As the March 5, 2014 date for oral argument before the United States Supreme Court in the closely-watched Halliburton case approaches, the briefing process in the case has continued to unfold. On January 29, 2014, the Erica P. John Fund, the respondent (the plaintiff in the underlying action) filed its merits brief in the case, arguing that the Court should uphold the fraud on the market theory. But while the plaintiff contends that the Court should preserve the status quo, other commentators are looking ahead considering what the securities litigation world might look like if the Supreme Court overturns Basic v. Levinson (the 1988 decision in which the Court first recognized the fraud on the market theory).


As well-analyzed by Alison Frankel in a January 30, 2014 post on her On the Case blog (here), the plaintiff has urged the court to uphold Basic based on the history of the securities laws and the principles of stare decisis, and out of deference to Congress and regulators. The plaintiff  side-steps the debate whether the “efficient market hypothesis” on which the fraud on the market theory is based is valid, arguing that the debate is “irrelevant” and contending  that at the heart of Basic v. Levinson is “the simple economic truth” in “the proposition that developed markets generally respond to material information.”


The plaintiff argues that in adopting the securities laws in the wake of the Great Depression, Congress recognized, consistent with the fraud on the market theory, that a company’s share price incorporates all publicly available information about the company. According to the plaintiff, the Supreme Court itself recognized as much in several cases prior to the Basic case. And since Basic was decided, the Court has expressly endorsed the fraud on the market theory several times – including just three years ago in a unanimous decision in the Halliburton case itself, when the case was previously before the Court.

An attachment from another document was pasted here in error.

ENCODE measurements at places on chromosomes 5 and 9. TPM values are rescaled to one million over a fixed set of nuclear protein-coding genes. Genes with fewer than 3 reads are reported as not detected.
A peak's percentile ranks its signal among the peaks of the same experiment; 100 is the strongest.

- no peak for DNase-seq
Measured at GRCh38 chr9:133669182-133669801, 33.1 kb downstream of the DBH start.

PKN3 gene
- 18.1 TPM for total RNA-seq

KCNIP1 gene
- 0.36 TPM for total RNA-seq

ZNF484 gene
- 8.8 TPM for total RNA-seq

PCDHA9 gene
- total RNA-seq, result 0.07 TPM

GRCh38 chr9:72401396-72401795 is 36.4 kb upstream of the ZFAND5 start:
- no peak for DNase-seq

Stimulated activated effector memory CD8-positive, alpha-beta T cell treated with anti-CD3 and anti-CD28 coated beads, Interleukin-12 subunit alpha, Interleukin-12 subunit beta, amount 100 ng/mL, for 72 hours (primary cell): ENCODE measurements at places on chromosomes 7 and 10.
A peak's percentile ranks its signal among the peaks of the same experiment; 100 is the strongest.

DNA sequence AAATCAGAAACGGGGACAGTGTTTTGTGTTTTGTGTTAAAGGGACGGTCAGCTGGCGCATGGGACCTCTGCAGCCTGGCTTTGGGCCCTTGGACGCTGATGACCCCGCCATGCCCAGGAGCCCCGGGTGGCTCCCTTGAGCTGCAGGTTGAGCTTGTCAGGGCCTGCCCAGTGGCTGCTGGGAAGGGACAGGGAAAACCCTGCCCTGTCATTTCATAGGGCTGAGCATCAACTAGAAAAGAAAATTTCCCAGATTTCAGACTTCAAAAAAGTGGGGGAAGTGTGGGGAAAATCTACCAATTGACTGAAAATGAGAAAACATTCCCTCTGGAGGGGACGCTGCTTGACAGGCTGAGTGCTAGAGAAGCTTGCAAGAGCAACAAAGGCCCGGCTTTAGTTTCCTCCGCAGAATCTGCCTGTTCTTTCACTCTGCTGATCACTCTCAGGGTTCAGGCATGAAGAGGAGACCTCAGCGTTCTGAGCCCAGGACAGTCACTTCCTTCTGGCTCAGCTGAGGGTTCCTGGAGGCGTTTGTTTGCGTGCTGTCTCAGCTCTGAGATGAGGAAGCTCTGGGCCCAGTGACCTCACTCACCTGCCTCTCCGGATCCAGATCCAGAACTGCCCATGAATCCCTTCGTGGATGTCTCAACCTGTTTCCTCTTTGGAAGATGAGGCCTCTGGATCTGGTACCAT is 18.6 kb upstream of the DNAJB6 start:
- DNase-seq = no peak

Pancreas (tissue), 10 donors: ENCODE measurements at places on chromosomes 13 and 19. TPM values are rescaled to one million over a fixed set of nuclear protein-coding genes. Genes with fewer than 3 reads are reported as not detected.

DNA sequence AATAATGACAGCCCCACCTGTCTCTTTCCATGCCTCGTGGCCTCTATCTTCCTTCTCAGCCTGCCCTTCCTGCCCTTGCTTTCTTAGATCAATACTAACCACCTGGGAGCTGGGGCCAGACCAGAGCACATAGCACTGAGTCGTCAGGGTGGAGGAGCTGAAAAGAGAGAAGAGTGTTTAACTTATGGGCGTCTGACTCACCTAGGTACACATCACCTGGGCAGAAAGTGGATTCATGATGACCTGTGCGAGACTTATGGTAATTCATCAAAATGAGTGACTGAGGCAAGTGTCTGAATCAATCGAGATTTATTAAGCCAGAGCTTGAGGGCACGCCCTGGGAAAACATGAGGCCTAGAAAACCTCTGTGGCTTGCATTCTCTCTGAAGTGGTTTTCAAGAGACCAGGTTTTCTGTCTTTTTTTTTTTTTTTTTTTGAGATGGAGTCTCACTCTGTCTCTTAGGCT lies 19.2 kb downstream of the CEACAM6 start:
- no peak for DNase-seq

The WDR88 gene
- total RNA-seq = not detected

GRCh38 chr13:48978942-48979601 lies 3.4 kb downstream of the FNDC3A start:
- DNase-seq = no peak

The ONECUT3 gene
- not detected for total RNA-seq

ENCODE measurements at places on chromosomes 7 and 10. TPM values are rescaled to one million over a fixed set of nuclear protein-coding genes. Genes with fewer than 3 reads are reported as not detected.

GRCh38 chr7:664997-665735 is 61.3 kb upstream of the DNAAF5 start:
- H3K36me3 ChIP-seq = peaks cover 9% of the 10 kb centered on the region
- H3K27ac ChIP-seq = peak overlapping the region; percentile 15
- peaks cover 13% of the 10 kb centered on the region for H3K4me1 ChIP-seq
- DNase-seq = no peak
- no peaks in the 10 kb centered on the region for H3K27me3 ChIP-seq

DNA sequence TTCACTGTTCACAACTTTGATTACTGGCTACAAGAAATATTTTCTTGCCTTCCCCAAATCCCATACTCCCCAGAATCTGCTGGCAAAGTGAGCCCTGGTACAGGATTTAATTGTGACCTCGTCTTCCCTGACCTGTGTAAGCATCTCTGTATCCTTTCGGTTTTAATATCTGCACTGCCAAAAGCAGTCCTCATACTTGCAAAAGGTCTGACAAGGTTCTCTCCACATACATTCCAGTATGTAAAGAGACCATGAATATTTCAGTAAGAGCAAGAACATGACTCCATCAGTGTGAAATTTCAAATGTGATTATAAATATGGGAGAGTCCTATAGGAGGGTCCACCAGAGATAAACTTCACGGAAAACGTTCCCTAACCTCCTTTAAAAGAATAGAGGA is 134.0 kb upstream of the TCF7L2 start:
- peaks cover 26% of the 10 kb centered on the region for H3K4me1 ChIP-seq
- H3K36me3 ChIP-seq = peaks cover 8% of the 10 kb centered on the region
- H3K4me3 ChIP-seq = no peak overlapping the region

In other words, the plaintiff argues, the Supreme Court could only dump the fraud on the market theory by reversing its own precedent and overlooking an established body of its own case law. For the Court to overturn its own statutory precedent is an event so rare that, according to the plaintiff, it has been over 50 years since the last time the Court did so.


Not only would the Court have to overturn its own precedent, but it would implicitly override Congress, which has revised the securities laws numerous times since Basic was decided but has not altered the fraud on the market theory. “Congress,” the plaintiff argues “has expressly considered overturning Basic, and could have done so at any time over the past quarter century,” but instead it left the current arrangements in place. In addition, the plaintiff argues, both the SEC and the Department of Justice rely on the fraud on the market theory in connection with their enforcement of the securities laws.


The most fundamental reason for leaving Basic alone, the plaintiff argues, is that if the fraud on the market theory is discarded, “securities-fraud class actions and many individual fraud actions simply could not be brought in 10(b) and 10b-5 cases based on affirmative misrepresentations.” As a result, “most defrauded investors would be left without any legal recourse from fraud.” Were this to happen, “the legal landscape would be worse for the change.”